Pressure carburetor

Pressure carburetor

A pressure carburetor is a type of fuel metering system for piston aircraft engines manufactured by the Bendix Corporation starting in the 1940s. It is recognized as an early type of mechanical fuel injection and was developed to prevent fuel starvation during inverted flight.


Most aircraft of the 1920s and 1930s had a float carburetor. The float operates a needle valve which keeps the fuel level in the carburetor consistent despite varying demands. However, since the float is dependent on gravity to function, a float carburetor will fail to flow any fuel if the aircraft is flying under negative-G conditions. This is not a problem for civil aircraft which normally fly upright, but it presents a problem for aerobatic aircraft which fly upside-down, especially military fighters. If an airplane with a float carburetor is flown under zero-G or negative-G conditions for more than a few seconds, the engine will quit.

The pressure carburetor solves the problem by taking gravity out of the system and operating on pressure alone. For this reason, the pressure carburetor will operate reliably in any flight attitude. The fact that a pressure carburetor operates on the principle of fuel under positive pressure makes it a form of fuel injection.


Like a float carburetor, a pressure carburetor has a barrel with a venturi inside it through which air flows on its way to the engine cylinders. However, it does not have a float chamber or needle valve. Instead, it has four chambers in a row separated by flexible diaphragms. The diaphragms are attached concentrically to a shaft which operates a ball-shaped servo valve. The valve controls the rate at which fuel can enter the pressure carburetor. Inside the barrel, downsteam of the throttle sits the discharge valve, which is a spring-loaded valve operated by fuel pressure.

Some pressure carburetors had many auxiliary systems. The designs grew in complexity with the bigger models used on bigger engines. Many have an accelerator pump, an automatic mixture control, and models on turbocharged engines feature a temperature compensator. The result is that pressure carbureted engines are fairly simple to operate compared to float carbureted engines.


The four chambers in the pressure carburetor are all in a row and are referred to by letters. Chamber A contains normal ambient air pressure at the carburetor inlet. Chamber B contains the lower air pressure from the venturi. The combination of the two chambers together creates what is known as the "air metering force", which acts to open the servo valve. Chamber C contains metered fuel, and chamber D contains unmetered fuel. Combining the two fuel pressures together creates the "fuel metering force", which acts to close the servo valve. Since the fuel pressures are naturally higher than air pressure, chamber A contains a spring which makes up the difference in force to create a balance.

When the engine starts and air begins to flow through the venturi, the pressure in the venturi drops according to Bernoulli's principle. This causes the pressure in chamber B to drop. The difference in pressure between chamber A and chamber B creates the air metering force which opens the servo valve and allows fuel in. Chamber C and chamber D are connected by a fuel passage which contains a metering jet. As fuel begins to flow, the pressure drop across the metering jet creates the fuel metering force which acts to close the servo valve until a balance is reached with the air pressure and the spring.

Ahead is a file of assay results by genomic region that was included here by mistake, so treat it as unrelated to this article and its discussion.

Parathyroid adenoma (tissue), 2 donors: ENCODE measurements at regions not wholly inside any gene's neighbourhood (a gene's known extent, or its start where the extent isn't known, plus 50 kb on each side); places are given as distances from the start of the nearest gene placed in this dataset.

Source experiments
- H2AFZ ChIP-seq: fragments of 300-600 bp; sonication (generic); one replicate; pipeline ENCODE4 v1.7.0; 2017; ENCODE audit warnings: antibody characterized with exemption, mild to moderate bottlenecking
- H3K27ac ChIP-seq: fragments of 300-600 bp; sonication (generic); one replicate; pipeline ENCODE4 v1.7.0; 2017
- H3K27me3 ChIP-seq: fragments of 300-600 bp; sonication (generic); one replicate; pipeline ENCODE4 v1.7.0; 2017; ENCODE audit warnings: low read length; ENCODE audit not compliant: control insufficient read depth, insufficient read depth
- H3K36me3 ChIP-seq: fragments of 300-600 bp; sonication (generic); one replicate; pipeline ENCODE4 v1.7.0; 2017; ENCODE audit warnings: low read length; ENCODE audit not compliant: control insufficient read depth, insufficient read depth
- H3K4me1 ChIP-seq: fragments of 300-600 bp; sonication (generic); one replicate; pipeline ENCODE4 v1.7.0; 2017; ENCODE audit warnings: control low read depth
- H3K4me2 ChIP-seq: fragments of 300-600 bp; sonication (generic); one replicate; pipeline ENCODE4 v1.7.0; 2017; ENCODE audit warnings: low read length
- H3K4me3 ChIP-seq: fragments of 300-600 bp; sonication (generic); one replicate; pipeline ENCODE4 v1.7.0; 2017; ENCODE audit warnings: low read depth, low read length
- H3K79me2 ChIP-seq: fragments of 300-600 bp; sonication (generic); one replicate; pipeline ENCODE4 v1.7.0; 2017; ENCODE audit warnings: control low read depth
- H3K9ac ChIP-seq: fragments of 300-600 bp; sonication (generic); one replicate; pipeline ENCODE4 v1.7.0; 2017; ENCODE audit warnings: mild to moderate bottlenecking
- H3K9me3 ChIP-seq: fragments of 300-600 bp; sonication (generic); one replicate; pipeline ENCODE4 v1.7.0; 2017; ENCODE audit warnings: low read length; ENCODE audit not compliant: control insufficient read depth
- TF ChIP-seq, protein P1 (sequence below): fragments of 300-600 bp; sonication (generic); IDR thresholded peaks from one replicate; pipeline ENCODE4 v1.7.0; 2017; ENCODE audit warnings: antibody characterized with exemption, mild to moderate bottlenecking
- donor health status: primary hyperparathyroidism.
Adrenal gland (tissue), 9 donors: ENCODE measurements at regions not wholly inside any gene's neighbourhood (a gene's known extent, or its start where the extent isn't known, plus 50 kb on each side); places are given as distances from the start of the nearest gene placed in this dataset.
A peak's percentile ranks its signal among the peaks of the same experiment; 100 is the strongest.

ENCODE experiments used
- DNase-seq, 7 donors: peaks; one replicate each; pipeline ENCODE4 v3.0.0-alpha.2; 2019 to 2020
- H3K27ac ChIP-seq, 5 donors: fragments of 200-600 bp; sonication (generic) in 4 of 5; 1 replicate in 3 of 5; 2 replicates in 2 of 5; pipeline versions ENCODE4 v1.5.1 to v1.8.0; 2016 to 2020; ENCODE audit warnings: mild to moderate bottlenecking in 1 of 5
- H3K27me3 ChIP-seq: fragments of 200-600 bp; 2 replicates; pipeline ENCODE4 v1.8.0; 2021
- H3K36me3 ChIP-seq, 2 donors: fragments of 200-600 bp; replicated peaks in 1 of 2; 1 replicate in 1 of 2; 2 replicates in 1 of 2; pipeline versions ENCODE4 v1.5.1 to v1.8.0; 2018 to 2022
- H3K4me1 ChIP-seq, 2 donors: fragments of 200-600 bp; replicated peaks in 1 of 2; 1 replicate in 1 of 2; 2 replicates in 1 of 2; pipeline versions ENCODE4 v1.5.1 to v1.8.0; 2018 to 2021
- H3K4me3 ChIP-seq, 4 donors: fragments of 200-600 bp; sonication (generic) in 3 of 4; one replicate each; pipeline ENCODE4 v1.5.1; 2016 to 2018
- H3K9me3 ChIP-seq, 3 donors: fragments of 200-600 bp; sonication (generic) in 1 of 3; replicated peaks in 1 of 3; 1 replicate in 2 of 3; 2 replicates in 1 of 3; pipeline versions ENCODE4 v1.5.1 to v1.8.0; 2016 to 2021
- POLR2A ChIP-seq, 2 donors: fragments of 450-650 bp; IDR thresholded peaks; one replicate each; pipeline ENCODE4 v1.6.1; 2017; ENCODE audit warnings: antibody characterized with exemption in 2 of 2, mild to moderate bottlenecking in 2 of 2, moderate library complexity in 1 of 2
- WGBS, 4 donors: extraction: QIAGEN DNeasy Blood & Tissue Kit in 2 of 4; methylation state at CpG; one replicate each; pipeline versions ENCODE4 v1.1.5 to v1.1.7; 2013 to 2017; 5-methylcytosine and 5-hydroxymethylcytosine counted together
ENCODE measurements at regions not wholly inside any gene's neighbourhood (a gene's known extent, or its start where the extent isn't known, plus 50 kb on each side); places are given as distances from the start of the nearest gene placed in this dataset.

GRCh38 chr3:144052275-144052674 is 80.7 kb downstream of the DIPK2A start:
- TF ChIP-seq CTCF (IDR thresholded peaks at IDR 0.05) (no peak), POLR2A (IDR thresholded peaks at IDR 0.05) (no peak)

From chamber C the fuel flows to the discharge valve. The discharge valve acts as a variable restriction which holds the pressure in chamber C constant despite varying fuel flow rates.

Fuel mixture is controlled by bleeding higher pressure air from chamber A to the lower pressure in the venturi by flowing it though a needle valve. The needle valve is pilot-controlled in manual-mixture models, and controlled by an aneroid bellows in automatic systems. Since chamber A contains a spring to hold the servo valve open, the mixture control cannot shut the system off simply by opening the mixture needle valve. Instead, when the fuel mixture is moved to the idle cutoff position, a cam operated linkage manually pushes the servo valve closed, shutting off fuel to the entire system and killing the engine.


Pressure carburetors were used on many piston engines of 1940s vintage used in World War II aircraft. They went from being a new design early in the war to being standard equipment on nearly every aircraft engine by the war's end. The largest pressure carburetors were the Bendix PT series which were used on the Pratt & Whitney R-4360, the largest piston aircraft engine to see production.

After the war, Bendix made the smaller PS series which was found on Lycoming engines on general aviation aircraft. These small pressure carburetors eventually evolved in to the Bendix RSA series multi-point continuous-flow fuel injection system which is still sold on new aircraft.


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